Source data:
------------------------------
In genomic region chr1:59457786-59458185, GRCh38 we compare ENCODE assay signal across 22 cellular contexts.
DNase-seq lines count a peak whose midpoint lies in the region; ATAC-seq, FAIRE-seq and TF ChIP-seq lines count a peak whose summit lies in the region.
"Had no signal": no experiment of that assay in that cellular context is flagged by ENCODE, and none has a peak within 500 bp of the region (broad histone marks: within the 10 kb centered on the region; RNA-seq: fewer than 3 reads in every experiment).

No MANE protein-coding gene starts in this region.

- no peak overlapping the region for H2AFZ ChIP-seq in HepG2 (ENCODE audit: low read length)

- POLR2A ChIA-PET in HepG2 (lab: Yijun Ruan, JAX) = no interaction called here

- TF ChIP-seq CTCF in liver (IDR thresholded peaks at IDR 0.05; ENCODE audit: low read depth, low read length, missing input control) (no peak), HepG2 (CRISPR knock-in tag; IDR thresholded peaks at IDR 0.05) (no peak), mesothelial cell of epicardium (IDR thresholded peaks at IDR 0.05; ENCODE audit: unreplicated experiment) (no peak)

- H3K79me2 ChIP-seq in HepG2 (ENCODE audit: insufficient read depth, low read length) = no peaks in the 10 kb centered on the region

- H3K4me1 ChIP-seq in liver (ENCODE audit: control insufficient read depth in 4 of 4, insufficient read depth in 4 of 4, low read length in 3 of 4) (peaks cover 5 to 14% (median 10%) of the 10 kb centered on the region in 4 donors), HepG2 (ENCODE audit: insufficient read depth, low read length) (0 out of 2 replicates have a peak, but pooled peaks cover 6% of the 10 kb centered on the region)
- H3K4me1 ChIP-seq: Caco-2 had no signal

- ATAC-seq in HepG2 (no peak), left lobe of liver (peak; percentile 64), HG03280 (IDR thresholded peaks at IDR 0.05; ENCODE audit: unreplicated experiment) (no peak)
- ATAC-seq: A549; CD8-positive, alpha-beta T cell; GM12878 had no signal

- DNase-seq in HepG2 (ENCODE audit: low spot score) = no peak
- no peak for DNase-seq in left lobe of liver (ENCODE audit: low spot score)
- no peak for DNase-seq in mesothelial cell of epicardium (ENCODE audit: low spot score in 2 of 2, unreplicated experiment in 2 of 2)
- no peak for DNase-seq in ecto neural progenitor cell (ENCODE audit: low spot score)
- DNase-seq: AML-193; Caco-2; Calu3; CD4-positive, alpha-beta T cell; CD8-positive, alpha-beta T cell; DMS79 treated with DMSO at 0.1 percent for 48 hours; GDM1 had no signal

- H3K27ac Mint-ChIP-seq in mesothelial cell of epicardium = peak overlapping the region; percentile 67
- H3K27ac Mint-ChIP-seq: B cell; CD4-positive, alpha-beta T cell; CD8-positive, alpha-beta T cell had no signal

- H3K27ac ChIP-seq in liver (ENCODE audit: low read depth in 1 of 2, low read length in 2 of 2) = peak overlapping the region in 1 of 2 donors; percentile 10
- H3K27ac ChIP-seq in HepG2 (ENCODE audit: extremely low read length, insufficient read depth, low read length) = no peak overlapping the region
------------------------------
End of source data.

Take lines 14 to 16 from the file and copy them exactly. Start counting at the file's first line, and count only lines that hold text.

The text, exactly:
- no peak for DNase-seq in left lobe of liver (ENCODE audit: low spot score)
- no peak for DNase-seq in mesothelial cell of epicardium (ENCODE audit: low spot score in 2 of 2, unreplicated experiment in 2 of 2)
- no peak for DNase-seq in ecto neural progenitor cell (ENCODE audit: low spot score)